Hurghada is expecting 1,000 additional keys by 2017, with the Fairmont and Hilton hotels in the development pipeline, according to Colliers International. Meanwhile, occupancy rates have plummeted by a staggering 48%, compared to the same period in 2015, forcing 34 hotel closures in 2016. Despite the low number of international tourists, the ADR is expected to increase by 7% due to the rise in domestic guests. MICE events are now targeted by hotels to increase occupancy levels, especially events from the pharmaceutical industry.
Ain Sokhna, on the other hand, has a total of 25,286 approved rooms, whether executed, under construction, or planned, of which 10,194 rooms already built.
Shifting to the Northwest Coast has to date the approval of 1,644 hotel rooms with 1,626 existing hotel rooms. The Northwest Coast demand is most seasonal, operating mainly in the summer months, with domestic tourism as the primary source of income.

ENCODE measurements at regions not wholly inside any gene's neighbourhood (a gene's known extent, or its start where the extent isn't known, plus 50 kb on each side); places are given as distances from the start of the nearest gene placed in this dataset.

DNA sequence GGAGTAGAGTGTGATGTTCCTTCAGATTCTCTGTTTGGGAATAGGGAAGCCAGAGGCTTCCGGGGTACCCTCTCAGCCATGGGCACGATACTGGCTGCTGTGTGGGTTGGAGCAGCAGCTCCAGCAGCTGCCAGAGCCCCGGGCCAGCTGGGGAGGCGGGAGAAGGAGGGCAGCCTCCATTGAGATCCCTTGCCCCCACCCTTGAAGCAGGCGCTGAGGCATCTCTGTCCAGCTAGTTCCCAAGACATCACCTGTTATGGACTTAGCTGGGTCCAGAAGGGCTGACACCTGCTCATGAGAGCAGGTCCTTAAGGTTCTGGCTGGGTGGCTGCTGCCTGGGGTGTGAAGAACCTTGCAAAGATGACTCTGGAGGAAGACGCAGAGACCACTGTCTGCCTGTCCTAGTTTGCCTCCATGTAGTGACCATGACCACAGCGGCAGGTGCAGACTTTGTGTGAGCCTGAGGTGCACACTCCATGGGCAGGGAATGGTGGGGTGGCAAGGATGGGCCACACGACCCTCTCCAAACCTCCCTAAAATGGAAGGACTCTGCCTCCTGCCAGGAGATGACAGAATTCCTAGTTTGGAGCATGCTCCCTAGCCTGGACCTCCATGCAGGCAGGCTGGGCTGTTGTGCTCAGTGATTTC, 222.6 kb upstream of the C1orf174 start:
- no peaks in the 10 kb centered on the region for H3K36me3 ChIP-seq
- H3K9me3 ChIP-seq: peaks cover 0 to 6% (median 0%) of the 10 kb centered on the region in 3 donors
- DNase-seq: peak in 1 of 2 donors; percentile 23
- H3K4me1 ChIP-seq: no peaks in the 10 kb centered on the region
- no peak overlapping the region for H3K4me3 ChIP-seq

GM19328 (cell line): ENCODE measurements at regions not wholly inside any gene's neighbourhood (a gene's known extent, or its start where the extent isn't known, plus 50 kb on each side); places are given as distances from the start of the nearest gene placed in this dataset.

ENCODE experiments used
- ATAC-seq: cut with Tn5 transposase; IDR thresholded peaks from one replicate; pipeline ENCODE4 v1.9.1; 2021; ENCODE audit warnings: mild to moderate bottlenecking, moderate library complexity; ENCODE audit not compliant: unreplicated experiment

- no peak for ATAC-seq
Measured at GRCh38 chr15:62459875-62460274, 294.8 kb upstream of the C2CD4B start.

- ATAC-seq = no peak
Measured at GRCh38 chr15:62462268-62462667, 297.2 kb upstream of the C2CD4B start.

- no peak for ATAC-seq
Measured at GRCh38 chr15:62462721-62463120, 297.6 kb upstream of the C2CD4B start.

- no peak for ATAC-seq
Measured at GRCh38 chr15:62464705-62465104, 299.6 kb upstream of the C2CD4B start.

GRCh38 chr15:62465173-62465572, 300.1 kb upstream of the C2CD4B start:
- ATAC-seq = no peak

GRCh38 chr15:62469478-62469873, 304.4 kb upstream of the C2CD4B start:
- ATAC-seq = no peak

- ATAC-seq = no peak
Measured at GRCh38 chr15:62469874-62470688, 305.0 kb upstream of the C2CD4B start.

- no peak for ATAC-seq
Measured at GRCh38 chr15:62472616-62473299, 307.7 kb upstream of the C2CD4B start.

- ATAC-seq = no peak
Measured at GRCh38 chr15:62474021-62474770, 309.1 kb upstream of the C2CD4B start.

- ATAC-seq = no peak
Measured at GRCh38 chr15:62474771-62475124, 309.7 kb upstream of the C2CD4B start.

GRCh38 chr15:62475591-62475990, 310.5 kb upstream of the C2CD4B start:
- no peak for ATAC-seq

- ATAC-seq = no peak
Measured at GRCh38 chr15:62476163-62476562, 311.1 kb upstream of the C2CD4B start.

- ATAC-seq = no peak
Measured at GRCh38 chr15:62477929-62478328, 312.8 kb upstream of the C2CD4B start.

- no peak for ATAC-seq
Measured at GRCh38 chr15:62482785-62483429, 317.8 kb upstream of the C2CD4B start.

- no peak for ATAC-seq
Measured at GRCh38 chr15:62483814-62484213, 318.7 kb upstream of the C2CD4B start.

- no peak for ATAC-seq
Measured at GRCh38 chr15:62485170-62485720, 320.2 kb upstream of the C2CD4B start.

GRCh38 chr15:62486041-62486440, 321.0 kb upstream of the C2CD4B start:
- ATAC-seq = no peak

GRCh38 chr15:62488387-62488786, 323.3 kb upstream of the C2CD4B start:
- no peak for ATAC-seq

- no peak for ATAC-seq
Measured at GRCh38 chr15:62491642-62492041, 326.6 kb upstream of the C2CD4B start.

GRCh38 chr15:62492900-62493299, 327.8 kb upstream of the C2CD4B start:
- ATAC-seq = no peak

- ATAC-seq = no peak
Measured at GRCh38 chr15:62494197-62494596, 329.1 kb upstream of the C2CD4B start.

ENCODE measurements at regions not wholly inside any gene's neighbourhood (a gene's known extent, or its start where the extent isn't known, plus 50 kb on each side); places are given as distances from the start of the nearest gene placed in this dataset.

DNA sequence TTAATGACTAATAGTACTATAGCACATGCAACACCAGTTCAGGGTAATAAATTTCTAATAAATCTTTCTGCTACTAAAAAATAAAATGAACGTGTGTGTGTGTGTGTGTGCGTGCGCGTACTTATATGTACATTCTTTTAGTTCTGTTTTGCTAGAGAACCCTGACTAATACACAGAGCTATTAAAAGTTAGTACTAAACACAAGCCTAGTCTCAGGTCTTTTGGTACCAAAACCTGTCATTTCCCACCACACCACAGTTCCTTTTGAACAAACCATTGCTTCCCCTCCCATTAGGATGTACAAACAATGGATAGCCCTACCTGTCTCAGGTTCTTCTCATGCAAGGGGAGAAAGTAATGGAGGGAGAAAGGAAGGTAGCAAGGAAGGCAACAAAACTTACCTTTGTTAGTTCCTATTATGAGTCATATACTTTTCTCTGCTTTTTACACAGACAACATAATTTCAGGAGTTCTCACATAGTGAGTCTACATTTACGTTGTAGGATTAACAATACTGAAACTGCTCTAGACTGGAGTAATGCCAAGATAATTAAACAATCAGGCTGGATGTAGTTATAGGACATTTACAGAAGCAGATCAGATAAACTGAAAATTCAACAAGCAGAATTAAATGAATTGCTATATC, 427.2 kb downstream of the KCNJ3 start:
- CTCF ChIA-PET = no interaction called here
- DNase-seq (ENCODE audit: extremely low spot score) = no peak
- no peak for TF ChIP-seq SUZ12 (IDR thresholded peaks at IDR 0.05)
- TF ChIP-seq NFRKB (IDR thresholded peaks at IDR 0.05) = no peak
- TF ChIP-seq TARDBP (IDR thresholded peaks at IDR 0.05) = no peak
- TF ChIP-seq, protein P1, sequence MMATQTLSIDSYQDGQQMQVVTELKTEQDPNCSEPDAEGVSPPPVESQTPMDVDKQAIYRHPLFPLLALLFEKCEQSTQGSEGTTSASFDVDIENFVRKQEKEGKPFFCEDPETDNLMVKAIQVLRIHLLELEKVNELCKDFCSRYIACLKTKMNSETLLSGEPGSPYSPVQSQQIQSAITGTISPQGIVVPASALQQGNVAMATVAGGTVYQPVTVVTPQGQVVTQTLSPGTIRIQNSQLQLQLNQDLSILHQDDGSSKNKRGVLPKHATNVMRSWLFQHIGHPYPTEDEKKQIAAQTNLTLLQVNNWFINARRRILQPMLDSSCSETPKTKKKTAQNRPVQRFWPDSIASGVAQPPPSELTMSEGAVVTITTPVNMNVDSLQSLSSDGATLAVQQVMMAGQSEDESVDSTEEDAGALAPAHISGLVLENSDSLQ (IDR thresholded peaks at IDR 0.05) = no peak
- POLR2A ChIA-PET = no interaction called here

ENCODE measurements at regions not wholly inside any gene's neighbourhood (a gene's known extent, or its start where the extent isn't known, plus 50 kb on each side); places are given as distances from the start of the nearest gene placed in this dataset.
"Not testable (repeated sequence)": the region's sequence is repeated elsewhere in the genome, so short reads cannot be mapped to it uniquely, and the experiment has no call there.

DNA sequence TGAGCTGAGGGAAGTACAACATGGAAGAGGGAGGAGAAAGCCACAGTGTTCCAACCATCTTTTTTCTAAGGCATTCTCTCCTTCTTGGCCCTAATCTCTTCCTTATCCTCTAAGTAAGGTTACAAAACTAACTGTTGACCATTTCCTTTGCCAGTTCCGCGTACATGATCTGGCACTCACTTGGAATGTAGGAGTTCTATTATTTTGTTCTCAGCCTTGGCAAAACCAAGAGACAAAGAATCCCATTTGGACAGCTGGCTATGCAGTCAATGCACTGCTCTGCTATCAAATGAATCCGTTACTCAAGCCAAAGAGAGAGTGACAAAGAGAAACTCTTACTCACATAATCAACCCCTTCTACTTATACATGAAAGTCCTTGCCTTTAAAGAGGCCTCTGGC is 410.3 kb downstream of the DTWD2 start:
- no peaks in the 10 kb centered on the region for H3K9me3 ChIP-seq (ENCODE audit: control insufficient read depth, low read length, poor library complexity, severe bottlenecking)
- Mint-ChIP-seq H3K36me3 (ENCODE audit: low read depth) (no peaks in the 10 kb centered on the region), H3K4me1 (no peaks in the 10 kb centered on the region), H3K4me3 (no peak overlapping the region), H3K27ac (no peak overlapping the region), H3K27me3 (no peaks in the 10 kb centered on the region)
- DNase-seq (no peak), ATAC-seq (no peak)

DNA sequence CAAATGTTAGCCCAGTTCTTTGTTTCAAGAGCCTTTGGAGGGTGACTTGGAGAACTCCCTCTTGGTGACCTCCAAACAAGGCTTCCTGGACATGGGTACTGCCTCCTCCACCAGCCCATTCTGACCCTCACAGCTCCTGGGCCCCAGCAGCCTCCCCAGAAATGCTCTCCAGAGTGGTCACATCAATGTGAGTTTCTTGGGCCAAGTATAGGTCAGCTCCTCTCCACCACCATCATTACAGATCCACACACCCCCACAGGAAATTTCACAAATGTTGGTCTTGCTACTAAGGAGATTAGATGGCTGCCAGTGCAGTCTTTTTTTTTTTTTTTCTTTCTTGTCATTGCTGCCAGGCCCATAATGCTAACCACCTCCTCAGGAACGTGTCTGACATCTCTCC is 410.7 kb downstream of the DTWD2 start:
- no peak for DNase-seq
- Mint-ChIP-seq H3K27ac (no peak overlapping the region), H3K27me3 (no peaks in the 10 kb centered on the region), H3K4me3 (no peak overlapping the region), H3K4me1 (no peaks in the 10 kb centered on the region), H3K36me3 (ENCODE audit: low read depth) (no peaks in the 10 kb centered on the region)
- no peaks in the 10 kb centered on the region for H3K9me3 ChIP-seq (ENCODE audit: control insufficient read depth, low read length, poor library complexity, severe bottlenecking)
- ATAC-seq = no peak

Occupancy levels forecast in Alexandria are estimated to record 70% by the end of 2016, a 1% decrease compared the same period last year. The ADR jumped up by 20% by the end of Q2, compared to the same quarter of 2015. Fuelled by domestic price-sensitive travelers, occupancy levels for high-end hotels remained low, with guests opting for cheaper, unbranded establishments. A new hotel is in the pipeline, Citymax Alexandria, scheduled to enter the market in 2018. The demand for the market in Alexandria is fueled primarily by the domestic market and GCC tourists, where they account for 72% of total demand.